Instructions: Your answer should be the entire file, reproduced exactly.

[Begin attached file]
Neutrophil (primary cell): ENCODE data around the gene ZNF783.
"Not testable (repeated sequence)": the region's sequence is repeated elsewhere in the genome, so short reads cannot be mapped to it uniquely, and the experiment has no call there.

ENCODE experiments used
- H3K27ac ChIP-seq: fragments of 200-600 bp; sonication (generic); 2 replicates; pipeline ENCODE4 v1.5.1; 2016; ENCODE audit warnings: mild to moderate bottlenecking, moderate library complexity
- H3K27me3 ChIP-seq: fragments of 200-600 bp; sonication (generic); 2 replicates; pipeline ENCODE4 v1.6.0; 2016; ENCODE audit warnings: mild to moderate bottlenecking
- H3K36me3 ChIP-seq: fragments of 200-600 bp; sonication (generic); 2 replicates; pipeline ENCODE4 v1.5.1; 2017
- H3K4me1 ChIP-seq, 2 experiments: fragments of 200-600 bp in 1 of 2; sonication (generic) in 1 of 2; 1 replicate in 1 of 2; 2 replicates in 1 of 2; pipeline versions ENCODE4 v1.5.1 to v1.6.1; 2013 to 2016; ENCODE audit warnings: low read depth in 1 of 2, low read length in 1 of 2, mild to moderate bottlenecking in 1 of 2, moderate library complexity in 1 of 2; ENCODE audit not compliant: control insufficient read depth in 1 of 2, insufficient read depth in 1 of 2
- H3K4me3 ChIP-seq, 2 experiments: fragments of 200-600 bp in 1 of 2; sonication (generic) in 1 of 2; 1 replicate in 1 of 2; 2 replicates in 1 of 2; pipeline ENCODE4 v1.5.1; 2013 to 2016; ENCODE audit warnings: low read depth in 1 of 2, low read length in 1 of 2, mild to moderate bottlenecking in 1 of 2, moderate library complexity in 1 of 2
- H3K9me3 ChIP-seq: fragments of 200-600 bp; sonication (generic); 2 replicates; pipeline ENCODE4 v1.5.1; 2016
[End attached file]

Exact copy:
Neutrophil (primary cell): ENCODE data around the gene ZNF783.
"Not testable (repeated sequence)": the region's sequence is repeated elsewhere in the genome, so short reads cannot be mapped to it uniquely, and the experiment has no call there.

ENCODE experiments used
- H3K27ac ChIP-seq: fragments of 200-600 bp; sonication (generic); 2 replicates; pipeline ENCODE4 v1.5.1; 2016; ENCODE audit warnings: mild to moderate bottlenecking, moderate library complexity
- H3K27me3 ChIP-seq: fragments of 200-600 bp; sonication (generic); 2 replicates; pipeline ENCODE4 v1.6.0; 2016; ENCODE audit warnings: mild to moderate bottlenecking
- H3K36me3 ChIP-seq: fragments of 200-600 bp; sonication (generic); 2 replicates; pipeline ENCODE4 v1.5.1; 2017
- H3K4me1 ChIP-seq, 2 experiments: fragments of 200-600 bp in 1 of 2; sonication (generic) in 1 of 2; 1 replicate in 1 of 2; 2 replicates in 1 of 2; pipeline versions ENCODE4 v1.5.1 to v1.6.1; 2013 to 2016; ENCODE audit warnings: low read depth in 1 of 2, low read length in 1 of 2, mild to moderate bottlenecking in 1 of 2, moderate library complexity in 1 of 2; ENCODE audit not compliant: control insufficient read depth in 1 of 2, insufficient read depth in 1 of 2
- H3K4me3 ChIP-seq, 2 experiments: fragments of 200-600 bp in 1 of 2; sonication (generic) in 1 of 2; 1 replicate in 1 of 2; 2 replicates in 1 of 2; pipeline ENCODE4 v1.5.1; 2013 to 2016; ENCODE audit warnings: low read depth in 1 of 2, low read length in 1 of 2, mild to moderate bottlenecking in 1 of 2, moderate library complexity in 1 of 2
- H3K9me3 ChIP-seq: fragments of 200-600 bp; sonication (generic); 2 replicates; pipeline ENCODE4 v1.5.1; 2016